Possible People

If we allow the preferences of possible people to influence our decision procedure, we run into trouble very quickly.

In the most realistic case, imagine we can perform genetic editing (or embryo selection) to select for traits in new humans, and assume that the psychological profile of people who really want to have been born is at least somewhat genetically determined, and we can identify and modify those genes. (Alternatively, imagine that we have found out how to raise people so that they have a great preference for having been born, perhaps by an unanticipated leap in developmental psychology).

Then it seems like preference utilitarianism that includes possible people demands that we try to grow humanity as quickly as possible, with most people being modified in such a way that they strongly prefer being alive and having been born (if they are unusually inept in one or more ways, we would like to have some people around who can support them).

However, this preference for having been born doesn't guarantee an enjoyment of life in the commonsense way. It might be that while such people really prefer being alive, they're not really happy while being alive. Indeed, since most of the time the tails come apart, I would make the guess that those people wouldn't be much happier than current humans (an example of causal Goodhart).

Preference utilitarians who respect possible preferences might just bite this bullet and argue that this indeed the correct thing to do.

But, depending on the definition of an ethical patient who displays preferences, the moral patient who maximally prefers existing might look nothing like a typical human, and more like an intricate e-coli-sized web of diamond or a very fast rotating blob of strange matter. The only people I can imagine willing to bite this bullet probably are too busy running around robbing ammunition stores.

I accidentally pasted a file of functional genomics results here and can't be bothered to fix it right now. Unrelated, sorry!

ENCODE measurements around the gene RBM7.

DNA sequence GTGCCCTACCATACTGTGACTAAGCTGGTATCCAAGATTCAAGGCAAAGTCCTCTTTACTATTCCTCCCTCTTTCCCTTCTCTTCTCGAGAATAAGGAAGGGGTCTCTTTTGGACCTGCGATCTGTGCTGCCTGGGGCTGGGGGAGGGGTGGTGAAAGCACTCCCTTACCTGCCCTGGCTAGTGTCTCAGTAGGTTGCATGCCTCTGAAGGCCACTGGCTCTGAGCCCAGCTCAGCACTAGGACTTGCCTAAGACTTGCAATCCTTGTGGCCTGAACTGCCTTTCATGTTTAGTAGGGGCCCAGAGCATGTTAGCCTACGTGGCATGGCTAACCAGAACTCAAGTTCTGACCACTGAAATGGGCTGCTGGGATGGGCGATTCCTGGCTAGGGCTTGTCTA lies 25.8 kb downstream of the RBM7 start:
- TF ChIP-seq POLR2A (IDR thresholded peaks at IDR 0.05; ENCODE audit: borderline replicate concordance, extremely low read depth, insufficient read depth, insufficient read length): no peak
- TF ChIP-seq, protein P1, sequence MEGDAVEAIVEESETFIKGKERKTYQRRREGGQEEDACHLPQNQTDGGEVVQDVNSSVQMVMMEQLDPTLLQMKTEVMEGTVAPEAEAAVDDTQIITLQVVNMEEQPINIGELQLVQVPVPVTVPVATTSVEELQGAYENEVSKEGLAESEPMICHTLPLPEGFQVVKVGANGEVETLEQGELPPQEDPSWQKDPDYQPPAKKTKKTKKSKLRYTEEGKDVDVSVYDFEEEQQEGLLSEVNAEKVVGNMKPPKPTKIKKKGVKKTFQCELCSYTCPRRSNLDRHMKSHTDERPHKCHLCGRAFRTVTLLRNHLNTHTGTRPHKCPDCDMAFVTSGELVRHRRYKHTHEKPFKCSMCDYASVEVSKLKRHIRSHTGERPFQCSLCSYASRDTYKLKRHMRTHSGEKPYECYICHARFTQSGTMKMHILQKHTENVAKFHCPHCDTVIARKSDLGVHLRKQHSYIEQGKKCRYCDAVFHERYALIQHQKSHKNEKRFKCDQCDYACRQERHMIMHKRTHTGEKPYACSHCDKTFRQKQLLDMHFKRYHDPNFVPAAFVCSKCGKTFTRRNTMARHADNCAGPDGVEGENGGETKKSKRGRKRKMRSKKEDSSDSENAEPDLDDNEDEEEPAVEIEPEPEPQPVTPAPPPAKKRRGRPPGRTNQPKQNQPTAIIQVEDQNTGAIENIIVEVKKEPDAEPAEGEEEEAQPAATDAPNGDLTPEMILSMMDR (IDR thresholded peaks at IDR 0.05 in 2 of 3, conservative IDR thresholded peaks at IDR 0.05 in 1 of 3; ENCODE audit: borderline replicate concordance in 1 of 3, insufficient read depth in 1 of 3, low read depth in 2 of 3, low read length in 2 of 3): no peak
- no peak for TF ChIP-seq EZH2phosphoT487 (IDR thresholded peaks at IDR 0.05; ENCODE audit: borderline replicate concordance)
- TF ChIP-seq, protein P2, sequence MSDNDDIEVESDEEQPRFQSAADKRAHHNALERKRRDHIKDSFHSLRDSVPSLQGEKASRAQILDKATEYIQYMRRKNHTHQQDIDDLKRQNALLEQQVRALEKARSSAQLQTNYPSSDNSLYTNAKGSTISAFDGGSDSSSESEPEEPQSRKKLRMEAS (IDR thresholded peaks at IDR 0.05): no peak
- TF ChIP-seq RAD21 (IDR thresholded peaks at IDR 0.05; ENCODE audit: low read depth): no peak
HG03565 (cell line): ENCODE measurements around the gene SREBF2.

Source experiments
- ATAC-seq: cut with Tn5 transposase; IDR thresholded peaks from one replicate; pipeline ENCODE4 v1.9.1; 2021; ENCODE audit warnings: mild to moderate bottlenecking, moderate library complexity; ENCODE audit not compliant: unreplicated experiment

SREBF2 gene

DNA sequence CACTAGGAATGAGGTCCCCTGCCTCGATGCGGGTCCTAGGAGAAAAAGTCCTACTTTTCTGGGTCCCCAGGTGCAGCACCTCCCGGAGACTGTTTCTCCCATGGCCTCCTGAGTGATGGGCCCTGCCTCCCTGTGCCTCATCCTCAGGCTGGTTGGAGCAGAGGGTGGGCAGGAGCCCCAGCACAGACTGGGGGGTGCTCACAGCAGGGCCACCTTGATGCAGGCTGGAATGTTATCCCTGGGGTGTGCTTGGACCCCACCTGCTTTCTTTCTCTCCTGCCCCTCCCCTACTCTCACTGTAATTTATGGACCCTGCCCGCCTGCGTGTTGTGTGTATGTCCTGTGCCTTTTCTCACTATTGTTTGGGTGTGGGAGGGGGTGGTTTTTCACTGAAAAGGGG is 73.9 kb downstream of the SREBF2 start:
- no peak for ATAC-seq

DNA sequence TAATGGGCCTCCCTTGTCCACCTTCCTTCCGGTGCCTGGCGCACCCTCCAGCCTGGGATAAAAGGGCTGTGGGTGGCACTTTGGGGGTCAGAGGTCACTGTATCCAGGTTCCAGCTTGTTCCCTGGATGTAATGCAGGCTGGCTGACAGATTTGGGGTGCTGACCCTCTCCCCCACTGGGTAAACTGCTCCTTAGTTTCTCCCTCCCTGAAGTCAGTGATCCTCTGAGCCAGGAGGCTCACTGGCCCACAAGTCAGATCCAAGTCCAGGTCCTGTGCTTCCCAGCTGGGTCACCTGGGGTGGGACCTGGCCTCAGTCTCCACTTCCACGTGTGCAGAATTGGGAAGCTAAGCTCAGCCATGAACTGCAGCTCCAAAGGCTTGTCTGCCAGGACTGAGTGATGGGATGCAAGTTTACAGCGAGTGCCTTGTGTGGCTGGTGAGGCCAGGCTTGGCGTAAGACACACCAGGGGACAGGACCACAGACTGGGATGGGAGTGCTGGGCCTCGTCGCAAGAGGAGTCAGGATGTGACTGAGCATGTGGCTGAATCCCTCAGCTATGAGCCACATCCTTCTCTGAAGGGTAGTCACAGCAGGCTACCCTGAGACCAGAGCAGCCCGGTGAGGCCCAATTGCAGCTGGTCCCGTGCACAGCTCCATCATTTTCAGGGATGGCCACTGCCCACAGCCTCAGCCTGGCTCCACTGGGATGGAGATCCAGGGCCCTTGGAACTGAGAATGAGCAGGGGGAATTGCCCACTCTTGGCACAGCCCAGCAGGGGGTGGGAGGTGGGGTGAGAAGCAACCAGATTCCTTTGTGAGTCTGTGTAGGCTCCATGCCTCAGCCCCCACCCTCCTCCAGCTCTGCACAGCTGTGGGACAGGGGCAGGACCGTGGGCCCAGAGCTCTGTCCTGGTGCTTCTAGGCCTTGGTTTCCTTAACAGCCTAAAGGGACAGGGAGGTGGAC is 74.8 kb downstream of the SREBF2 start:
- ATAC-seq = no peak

Side-Note: Philosophers Underestimate the Strangeness of Maximization

Often in arguments with philosophers, especially about consequentialism, I find that most of them underappreciate the strangeness of results of very strong optimization algorithms. Whenever there's an $\text{argmax}$ in your function, the result is probably going to look nothing like what you imagine it looking like, especially if the optimization doesn't have conservative concept boundaries.

Preference-Creating Preferences

If you restrict your preference utilitarianism to currently existing preferences, you might get lucky and avoid this kind of scenario. But also maybe you won't: If there are any currently existing preferences of the form P="I want there to be as many physically implemented instances of P to exist as possible" (these are possible to represent as quines), you have two choices:

In the latter case, you land in a universe filled with physical systems implementing the preference P.


All forms of preference utilitarianism face the challenge of identifying which systems have preferences, and how those preferences are implemented.